SEATTLE, Wash. -- The 2012 USA Women’s National Team (1-0) notched a 100-62 exhibition win over China on Saturday night at KeyArena in Seattle, Wash. That the U.S. women, ranked No. 1 in the world by FIBA, won was, by itself, unsurprising. That the Americans were able to so totally eviscerate the Chinese women -- ranked No. 7 in the world -- with only one day of practice under their belts since their roster was finalized late last month was impressive.
China put the first two points on the board from the charity stripe, but Diana Taurasi (Phoenix Mercury) quickly answered with a three-pointer to put the U.S. on top. They never trailed again.
Nonetheless, China made a game of it for roughly the first 15 minutes. Spurred by three-pointers by Zengyu Ma, who finished with a game-high 20 points, including four-of-four from beyond the arc, plus four assists (but four turnovers) and three steals, and Zhao Shuang, who shot just one-of-six from the field in the first quarter but knocked down a well-timed 22-footer just after a Lindsay Whalen (Minnesota Lynx) jumper had made the score 23-13 at the 2:04 mark of the opening period, China answered each time the Americans managed to stretch their lead to double digits.
Throughout the first half, the American defense was porous and China made their adversaries pay for every missed assignment. "We gave up too many points in the first half," U.S. Senior Women's National Team (and University of Connecticut) head coach Geno Auriemma acknowledged. He went on to joke that "not one player on this team was picked because they're a great defensive player. We have all these good offensive players that are going to moan when we make them play defense."
While the U.S. defense obviously needs some fine-tuning, that was plainly a bit of Auriemma's typical hyperbole. For example, last season's WNBA MVP and four-time WNBA Defensive Player of the Year (2005, 2006, 2009, 2010) Tamika Catchings (Indiana Fever), out-hustled everybody on the court on the defensive side of the ball with five steals, five rebounds and a blocked shot. Catchings also led the U.S. team on offensive, scoring 19 points on nine-of-11 from the field.
On one play that epitomized her unstinting work ethic on the court, Catchings, on the run, grabbed the ball in a Chinese player's hands near the foul line. As her opponent struggled to maintain possession, Catchings continued to run, finally ripping the ball loose as both players tumbled out of bounds. Springing to her feet, Catchings quickly went over and extended her hand, helping her opponent up from the floor.
"Defense is going to be the last thing that we get right," said Auriemma, turning serious. "But as the weeks go on, we're going to get it right."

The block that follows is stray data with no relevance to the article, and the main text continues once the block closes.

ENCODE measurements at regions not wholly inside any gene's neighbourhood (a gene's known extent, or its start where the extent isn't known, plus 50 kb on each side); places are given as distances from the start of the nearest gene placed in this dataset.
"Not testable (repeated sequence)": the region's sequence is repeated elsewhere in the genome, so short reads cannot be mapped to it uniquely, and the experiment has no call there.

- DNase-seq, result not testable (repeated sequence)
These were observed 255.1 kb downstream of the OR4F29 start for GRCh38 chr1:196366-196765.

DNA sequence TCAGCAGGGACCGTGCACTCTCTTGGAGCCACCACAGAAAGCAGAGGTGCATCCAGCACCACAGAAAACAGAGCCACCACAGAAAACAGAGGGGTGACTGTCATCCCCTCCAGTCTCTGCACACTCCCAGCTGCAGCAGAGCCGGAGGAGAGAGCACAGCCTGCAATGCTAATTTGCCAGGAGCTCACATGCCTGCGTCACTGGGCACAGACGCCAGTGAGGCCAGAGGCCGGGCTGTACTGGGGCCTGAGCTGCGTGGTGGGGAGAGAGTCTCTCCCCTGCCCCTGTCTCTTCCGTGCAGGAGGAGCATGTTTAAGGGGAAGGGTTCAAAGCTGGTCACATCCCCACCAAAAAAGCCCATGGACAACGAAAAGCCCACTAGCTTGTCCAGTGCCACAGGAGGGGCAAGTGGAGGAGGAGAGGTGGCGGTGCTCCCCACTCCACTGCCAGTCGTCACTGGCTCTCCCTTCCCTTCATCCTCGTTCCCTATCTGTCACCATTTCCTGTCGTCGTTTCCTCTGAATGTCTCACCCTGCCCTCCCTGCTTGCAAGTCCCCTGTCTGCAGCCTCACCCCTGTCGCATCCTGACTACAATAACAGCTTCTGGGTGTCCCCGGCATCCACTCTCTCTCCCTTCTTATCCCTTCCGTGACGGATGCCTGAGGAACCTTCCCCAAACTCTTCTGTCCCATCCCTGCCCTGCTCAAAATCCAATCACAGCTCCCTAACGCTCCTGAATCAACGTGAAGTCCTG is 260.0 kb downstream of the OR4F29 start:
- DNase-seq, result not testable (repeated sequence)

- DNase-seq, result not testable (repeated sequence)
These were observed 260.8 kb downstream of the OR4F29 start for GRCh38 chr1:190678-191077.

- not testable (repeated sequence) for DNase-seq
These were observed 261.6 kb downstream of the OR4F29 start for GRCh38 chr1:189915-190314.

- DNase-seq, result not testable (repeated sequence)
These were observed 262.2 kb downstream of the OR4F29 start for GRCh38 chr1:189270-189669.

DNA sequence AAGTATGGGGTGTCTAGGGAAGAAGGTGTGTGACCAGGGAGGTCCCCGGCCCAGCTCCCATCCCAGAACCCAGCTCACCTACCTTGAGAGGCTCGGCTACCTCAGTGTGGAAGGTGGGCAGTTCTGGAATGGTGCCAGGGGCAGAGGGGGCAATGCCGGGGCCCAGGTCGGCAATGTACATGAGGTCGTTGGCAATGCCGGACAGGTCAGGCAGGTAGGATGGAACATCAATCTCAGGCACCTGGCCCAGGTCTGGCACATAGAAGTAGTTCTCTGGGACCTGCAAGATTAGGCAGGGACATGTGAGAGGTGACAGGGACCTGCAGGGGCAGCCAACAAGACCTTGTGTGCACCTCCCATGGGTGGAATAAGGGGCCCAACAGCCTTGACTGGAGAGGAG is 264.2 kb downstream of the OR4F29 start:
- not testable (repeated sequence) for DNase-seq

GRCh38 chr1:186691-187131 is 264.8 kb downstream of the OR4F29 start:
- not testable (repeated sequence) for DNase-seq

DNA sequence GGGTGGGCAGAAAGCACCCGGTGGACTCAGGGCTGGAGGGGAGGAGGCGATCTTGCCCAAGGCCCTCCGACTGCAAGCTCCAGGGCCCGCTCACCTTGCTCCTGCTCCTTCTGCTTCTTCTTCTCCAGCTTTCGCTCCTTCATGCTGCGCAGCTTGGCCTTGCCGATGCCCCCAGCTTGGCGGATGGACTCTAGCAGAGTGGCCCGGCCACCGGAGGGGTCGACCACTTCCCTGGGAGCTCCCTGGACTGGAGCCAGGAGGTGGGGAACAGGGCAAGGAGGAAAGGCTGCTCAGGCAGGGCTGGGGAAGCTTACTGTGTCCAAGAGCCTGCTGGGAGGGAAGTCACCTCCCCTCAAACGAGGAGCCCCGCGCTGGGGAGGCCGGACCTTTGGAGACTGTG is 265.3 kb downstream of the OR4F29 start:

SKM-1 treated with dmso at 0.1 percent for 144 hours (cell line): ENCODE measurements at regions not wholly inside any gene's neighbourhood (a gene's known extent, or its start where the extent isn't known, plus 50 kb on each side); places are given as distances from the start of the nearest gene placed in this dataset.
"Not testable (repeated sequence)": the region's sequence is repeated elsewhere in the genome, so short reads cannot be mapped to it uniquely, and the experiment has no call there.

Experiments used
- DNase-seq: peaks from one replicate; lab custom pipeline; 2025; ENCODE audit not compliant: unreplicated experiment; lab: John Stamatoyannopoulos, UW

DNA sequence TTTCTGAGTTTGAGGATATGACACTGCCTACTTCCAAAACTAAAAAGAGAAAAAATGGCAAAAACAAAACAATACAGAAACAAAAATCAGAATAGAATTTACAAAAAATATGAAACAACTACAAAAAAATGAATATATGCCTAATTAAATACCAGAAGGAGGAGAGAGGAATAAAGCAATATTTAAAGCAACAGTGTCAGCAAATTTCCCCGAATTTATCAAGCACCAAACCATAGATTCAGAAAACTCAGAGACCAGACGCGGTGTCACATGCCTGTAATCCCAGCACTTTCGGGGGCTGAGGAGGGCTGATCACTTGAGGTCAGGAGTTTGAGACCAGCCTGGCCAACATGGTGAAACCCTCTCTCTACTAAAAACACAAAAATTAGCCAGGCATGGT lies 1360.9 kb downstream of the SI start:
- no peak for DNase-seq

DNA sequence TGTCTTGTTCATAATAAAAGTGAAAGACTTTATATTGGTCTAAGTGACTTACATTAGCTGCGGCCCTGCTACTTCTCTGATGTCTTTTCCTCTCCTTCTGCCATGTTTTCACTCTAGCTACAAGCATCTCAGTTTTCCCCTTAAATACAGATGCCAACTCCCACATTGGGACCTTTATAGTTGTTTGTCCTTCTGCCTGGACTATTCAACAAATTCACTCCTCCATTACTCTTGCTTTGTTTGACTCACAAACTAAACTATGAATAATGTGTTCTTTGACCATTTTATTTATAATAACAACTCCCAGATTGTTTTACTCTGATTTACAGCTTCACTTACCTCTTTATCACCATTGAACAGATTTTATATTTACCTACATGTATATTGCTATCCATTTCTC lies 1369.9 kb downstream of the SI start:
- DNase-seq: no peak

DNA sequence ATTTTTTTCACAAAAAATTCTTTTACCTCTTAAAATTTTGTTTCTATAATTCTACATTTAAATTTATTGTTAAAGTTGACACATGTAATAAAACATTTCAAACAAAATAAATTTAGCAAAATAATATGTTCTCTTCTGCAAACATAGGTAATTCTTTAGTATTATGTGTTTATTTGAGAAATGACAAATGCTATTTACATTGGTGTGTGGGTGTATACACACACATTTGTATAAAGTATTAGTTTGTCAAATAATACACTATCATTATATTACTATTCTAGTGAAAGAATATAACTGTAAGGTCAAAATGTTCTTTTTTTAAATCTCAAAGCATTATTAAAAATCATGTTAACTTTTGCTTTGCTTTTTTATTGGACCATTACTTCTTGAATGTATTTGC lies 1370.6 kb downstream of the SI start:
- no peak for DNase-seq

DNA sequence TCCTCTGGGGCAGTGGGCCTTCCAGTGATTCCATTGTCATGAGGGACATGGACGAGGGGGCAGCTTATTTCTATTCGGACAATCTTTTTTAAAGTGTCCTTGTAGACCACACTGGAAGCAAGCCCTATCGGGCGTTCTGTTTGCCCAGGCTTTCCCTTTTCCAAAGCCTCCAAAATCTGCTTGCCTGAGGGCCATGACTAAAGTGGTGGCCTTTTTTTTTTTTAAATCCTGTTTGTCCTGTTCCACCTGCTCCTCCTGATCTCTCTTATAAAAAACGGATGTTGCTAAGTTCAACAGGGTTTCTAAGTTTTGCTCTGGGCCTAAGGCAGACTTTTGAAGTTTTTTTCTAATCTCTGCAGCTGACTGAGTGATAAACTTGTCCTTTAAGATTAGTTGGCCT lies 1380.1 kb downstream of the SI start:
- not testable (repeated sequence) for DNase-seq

With the exception of turnovers, there was nothing wrong with the U.S. game on the offensive side of the ball, however. Throughout the game, Auriemma experimented with different line-ups, and midway through the second period, with Seimone Augustus (Minnesota Lynx), Maya Moore (Minnesota Lynx), Sylvia Fowles (Chicago Sky), Candace Parker (Los Angeles Sparks), and Catchings on the floor, the Americans began to pull away.
It was Catchings, who had just reentered the game during a timeout at the 5:16 mark, who got things rolling, picking off a bad pass by Chinese guard Li Shanshan and taking it all the way for a fast-break lay-up to give the U.S. a 40-27 lead. Less than a minute later, Catchings blocked a Guan Xin mid-range jumper and grabbed the rebound. Though she lost the ball out of bounds on a bad pass, the Chinese were unable to take advantage, since Catchings made up for it on the next possession by intercepting Ji Yanyan's pass and knocking down a 20-footer.
Only 20 seconds later, Catchings grabbed her third steal in a span of less than a minute-and-a-half and ran it back on the fast-break for a lay-up that gave the U.S. a 15-point lead (44-29) with 3:26 to go in the period. Parker tipped in a Whalen miss less than a minute later, then Whalen got into the act with a steal and a fast-break lay-up, and Catchings picked off her fourth steal of the quarter, laying it in to bring the score to 50-29 at the 2:00 minute-mark. It was all downhill from there for Team China.
The Americans led 52-33 at the intermission, and only got better after the break, outscoring China 26-16 in the third quarter and 22-13 in the fourth. The U.S. reached 100 points with just 2.9 seconds remaining when Parker scored an alley-oop off of a pass from Whalen.
|China's 6-0 forward Zengyu Ma led all scorers with 20 points in Saturday's national team exhibition, while shooting a perfect four-for-four from three-point range. The 29-year-old Ma, a veteran on China's National Team, averages 16.9 points per game. (Photo by Lee Michaelson/FullCourt.com.)|